Signatures submitted to overturn short-term rental ordinance in San Diego region
Despite the passage of an ordinance regulating short-term vacation rentals (STVR) that was cleared by the San Diego City Council in July, the battle over the controversial home-sharing practice might not be over. In the days following the ordinance’s passage on July 16 — and approved second reading Aug. 1 — those opposed to the regulation took to the streets with petitions in hand to nullify the ordinance. This effort could result in the ordinance being scrapped or putting the fate of short-term rentals into the hands of San Diego voters.
Those organizing the effort had 30 days from second reading to collect 35,000 legitimate signatures from San Diego voters. They submitted 62,000 signatures to the City Registrar’s office for verification on Aug. 30.
But the methods by which these signatures were collected raised eyebrows. A press conference was held Aug. 28 in Point Loma with representatives from short-term regulation advocates Save San Diego Neighborhoods and City Council members Barbara Bry and Lorie Zapf, at which they accused the signature-gatherers of using “false information” to mislead signers.
The ordinance in question was drafted by San Diego Mayor Kevin Faulconer, and amended by District 1 City Council member Bry. The amendment she said she was “proud to make” restricted short-term rental to one’s primary residence only. It passed 6-3 and is slated to go into effect July 1, 2019.
Bry explained: “You can rent out a room in your house every night of the year as long as you are on site. The ordinance allows you to rent out your whole house when you go on vacation, up to six months a year. In addition, the ordinance has (mechanisms for) enforcements, fines and the requirement that home-sharing services share their data with us. This has legalized the home-sharing economy in San Diego.”
Any alternative, she argued, would create “open season for investors to snap up properties in residential neighborhoods and turn them into mini-hotels.”
Accusations of “fraudulent” signature-gathering have been reported locally and to the Secretary of State in a request to have these signatures “thrown out.”
At the press conference, Save San Diego Neighborhoods president Ronan Gray said: “Now that this ordinance has passed,
Zapf added that she personally has witnessed it: “I’ve approached signature-gatherers and asked them questions; one was here from Florida and just staying for the month to make money gathering signatures. He gave me completely false information. If your side has merit, you should not have to lie to get signatures.”
Some reported hearing that gatherers said the petition was to support affordable housing, others said they heard it was to overturn the City Council ban on short-term rentals.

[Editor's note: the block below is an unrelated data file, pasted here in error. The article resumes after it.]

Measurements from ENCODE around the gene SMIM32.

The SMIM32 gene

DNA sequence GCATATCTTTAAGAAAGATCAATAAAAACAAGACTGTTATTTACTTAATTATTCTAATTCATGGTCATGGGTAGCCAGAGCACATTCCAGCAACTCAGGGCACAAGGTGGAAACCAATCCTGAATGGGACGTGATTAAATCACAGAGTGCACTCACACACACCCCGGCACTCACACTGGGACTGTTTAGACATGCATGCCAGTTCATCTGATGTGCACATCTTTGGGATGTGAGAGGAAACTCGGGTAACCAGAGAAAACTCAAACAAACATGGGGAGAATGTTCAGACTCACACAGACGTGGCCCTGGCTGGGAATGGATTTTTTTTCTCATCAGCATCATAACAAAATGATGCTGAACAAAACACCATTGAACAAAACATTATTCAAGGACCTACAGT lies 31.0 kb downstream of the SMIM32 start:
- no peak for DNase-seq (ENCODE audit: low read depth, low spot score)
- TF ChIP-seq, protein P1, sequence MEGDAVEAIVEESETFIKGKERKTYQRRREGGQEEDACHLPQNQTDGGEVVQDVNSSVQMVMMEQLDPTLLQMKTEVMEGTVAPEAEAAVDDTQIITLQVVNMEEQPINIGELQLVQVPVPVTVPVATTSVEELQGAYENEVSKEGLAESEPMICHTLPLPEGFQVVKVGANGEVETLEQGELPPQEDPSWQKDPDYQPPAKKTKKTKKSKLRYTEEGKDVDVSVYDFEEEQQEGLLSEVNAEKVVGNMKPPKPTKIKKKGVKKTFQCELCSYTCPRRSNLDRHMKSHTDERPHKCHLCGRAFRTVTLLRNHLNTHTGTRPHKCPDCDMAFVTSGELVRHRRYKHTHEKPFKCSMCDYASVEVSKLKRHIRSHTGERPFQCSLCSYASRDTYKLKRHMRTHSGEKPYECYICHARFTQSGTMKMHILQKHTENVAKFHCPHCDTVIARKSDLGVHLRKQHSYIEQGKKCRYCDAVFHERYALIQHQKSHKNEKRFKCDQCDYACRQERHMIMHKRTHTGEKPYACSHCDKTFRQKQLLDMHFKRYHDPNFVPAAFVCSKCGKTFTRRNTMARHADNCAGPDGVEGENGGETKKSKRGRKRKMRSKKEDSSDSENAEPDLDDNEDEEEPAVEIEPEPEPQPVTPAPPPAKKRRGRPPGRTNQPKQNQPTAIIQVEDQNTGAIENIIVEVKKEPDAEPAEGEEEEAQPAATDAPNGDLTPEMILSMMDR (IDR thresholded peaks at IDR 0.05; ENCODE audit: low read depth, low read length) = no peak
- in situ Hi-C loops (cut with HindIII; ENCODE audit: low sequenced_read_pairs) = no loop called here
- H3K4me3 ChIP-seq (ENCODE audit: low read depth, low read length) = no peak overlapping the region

Zapf added the California Election Code imposes criminal penalties for abuses related to the circulation of petitions and prohibits circulators from misrepresenting the purpose or content of the petition to potential signers.
The local San Diego Community Working Group on STVR, an umbrella organization that includes the San Diego Coalition of Town Councils (Clairemont,
“According to Elections Code §§ 18600-18602, a circulator is breaking the law and can be fined or put in jail if he misrepresents the contents and purpose of the petition. It is imperative that these underhanded petition signature gathering tactics be shut down and all illegally obtained signatures be thrown out,” the letter states. “We humbly ask your office and its election fraud investigation to conduct an immediate investigation into this matter and take swift action to correct this injustice.”
Claims are ‘completely absurd’
Speaking for the coalition between Airbnb, HomeAway and Share San Diego spearheading the effort to overturn the ordinance, La Jolla resident Jonah Mechanic said he sees the regulations as a “de facto ban” on short-term rentals.
“The opposition is painting all the signature-gatherers as being from out-of-state and paid. There are paid signature-gatherers out there, which is quite common, but there are numerous volunteers out there,” he said.
As for the claims that signature-gatherers are using fraudulent information to get enough John Hancocks, “it’s completely absurd,” he said. “We have not seen any evidence of this happening, and in a day and age where everyone has a camera on their phone, the fact that we haven’t seen any evidence leads me to believe this is just a claim.”
Further, Mechanic said all the signature- gatherers — paid or volunteer — are trained in what to say and how to gather signatures, and carry a booklet with the ordinance in for anyone who asks to see it. “If the signers want to sign without doing research, we can’t stop them from doing that,” he said.
Once the signatures are submitted and verified, the City Clerk will send a notice of sufficiency (or insufficiency) to the proponents of the effort. For a sufficient petition, the City Clerk must present it, with certification, to the City Council at the next regular meeting at which the matter can be heard.
The City Council must reconsider the issue within 10 business days.
Options include rescinding the ordinance entirely, or adopting a resolution of intention to submit the matter to the voters, and directing the City Attorney to prepare an ordinance calling an election to place the matter on the ballot. It is not known how long it will take to verify the signatures.
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